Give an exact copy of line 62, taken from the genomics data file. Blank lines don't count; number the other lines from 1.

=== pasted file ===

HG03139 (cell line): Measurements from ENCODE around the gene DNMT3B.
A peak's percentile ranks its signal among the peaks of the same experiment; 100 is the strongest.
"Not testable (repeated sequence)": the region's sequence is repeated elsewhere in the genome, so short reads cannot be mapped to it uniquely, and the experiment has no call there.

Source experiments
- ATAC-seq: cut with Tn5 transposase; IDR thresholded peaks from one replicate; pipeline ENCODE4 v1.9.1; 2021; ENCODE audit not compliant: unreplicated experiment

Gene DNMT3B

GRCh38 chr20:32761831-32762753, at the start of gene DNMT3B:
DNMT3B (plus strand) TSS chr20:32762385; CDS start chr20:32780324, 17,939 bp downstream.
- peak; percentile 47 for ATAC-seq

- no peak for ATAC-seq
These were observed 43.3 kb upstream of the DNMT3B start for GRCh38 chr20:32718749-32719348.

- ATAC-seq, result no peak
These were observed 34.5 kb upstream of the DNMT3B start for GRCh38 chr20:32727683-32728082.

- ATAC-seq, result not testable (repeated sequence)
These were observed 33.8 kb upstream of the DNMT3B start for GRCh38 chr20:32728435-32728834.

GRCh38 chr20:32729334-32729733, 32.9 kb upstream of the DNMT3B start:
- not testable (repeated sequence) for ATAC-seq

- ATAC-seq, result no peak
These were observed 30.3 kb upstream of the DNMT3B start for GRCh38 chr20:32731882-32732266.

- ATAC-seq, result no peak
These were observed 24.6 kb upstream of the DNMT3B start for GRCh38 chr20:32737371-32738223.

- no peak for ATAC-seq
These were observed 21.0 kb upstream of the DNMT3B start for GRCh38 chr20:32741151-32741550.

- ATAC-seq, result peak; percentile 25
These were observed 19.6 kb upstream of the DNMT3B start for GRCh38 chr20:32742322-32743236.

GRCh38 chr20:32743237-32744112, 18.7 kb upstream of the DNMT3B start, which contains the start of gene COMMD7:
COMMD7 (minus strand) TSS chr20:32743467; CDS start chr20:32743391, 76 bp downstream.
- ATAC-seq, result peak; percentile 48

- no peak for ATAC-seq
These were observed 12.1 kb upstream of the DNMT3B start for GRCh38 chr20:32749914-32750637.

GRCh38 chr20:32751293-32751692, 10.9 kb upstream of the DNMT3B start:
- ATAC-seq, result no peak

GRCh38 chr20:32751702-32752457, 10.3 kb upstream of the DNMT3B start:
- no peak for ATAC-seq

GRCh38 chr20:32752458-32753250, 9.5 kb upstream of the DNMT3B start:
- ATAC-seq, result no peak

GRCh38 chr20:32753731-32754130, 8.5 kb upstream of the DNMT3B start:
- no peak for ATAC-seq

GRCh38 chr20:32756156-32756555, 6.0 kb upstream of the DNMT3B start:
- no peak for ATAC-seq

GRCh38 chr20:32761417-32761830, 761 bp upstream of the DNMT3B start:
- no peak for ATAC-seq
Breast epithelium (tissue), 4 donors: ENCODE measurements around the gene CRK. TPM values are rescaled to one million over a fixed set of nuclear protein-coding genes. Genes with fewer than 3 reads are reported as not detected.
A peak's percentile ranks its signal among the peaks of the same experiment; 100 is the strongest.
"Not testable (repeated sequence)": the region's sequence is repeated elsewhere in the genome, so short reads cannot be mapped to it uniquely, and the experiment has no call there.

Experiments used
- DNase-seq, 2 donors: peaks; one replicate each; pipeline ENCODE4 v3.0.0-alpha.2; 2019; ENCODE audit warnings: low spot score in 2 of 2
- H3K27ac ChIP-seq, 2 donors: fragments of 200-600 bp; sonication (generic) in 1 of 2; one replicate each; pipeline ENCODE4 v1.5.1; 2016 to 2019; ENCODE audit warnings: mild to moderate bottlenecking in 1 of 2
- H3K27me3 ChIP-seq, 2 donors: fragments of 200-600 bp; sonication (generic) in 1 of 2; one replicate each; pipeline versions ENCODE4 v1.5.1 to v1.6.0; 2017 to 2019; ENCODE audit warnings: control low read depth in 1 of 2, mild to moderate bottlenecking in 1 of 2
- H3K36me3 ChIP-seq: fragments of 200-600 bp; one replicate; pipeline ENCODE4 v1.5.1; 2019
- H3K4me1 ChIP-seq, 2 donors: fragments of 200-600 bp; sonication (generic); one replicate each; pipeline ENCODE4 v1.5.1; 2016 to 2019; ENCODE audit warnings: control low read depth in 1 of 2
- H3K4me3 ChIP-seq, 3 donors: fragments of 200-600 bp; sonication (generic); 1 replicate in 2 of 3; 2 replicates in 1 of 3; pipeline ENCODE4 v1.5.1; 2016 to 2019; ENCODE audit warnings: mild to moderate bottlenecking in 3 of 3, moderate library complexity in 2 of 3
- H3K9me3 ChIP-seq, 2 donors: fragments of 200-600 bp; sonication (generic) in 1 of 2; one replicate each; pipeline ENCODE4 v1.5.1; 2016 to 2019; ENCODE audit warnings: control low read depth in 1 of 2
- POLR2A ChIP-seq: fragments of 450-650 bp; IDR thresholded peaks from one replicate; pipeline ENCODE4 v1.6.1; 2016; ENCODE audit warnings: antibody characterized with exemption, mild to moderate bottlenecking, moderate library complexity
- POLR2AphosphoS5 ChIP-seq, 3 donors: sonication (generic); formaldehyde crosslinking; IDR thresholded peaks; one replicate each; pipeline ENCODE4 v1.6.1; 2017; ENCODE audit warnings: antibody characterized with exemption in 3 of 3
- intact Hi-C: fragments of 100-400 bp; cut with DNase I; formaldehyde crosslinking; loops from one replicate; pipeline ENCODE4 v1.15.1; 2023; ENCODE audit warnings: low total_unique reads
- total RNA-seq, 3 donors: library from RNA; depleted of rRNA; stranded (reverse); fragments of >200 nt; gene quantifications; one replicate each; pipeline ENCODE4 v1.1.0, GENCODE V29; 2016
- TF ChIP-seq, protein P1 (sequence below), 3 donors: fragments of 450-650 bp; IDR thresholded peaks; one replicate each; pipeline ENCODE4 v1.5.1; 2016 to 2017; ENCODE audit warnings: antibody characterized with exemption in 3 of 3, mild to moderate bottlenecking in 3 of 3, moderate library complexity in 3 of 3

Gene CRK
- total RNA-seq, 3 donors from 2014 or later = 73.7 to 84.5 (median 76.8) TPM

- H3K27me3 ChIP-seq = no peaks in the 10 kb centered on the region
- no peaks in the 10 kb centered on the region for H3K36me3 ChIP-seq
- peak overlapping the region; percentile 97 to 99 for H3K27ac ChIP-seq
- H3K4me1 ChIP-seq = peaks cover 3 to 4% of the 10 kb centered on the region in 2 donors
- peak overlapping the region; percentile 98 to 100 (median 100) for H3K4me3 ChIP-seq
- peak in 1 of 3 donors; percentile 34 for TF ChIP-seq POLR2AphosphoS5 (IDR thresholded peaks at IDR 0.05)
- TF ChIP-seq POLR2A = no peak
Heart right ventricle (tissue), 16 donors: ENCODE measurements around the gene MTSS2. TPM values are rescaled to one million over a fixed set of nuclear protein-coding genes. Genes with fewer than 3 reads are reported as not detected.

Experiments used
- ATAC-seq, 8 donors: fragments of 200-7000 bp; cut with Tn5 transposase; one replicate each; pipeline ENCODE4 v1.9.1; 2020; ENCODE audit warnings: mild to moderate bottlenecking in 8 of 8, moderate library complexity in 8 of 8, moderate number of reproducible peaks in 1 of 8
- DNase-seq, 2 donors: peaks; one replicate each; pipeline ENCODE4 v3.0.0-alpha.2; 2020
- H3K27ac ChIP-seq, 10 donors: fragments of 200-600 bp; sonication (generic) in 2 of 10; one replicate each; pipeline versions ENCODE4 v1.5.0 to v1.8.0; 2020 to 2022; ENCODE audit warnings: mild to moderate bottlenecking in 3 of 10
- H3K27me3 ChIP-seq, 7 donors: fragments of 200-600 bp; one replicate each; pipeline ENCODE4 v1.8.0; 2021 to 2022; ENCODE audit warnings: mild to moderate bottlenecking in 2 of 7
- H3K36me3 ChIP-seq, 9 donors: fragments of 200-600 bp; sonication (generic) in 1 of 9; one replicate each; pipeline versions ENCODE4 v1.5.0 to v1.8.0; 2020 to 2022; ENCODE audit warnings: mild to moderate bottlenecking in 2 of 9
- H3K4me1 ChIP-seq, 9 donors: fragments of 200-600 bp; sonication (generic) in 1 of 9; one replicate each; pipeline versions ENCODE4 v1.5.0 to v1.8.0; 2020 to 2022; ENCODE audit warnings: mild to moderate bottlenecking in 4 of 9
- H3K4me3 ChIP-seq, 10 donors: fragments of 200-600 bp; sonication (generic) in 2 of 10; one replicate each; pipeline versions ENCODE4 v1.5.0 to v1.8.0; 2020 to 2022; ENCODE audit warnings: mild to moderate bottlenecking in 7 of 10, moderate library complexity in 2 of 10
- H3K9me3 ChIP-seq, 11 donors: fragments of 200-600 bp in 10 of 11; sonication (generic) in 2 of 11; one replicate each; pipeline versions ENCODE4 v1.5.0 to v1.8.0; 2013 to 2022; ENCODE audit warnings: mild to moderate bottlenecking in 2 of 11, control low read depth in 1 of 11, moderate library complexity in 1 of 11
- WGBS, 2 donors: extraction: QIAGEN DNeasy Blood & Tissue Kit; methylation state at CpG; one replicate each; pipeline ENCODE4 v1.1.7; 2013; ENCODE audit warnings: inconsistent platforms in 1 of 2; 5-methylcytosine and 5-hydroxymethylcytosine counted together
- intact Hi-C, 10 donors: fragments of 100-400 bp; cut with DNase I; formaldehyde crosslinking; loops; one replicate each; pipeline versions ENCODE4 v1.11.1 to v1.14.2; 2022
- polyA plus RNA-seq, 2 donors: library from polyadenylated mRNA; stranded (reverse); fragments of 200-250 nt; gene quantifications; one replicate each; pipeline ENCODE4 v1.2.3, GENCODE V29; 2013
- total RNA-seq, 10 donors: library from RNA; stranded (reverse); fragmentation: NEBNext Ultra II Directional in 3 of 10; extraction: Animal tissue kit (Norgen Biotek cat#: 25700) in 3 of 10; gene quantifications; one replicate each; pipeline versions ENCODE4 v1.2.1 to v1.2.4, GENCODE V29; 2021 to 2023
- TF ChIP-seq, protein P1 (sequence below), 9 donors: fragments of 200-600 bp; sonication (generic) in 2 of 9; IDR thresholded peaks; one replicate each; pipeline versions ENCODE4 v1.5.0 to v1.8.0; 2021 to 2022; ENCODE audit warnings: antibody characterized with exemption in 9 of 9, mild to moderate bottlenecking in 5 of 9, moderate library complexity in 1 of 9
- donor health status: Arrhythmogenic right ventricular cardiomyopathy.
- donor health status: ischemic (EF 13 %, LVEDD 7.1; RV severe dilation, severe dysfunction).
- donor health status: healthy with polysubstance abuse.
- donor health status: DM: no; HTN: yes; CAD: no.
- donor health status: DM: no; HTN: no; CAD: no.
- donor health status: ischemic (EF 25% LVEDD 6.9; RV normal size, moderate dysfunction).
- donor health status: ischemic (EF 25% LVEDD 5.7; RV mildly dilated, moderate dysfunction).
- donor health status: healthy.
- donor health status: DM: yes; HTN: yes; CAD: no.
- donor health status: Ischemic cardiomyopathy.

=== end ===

- no peaks in the 10 kb centered on the region for H3K36me3 ChIP-seq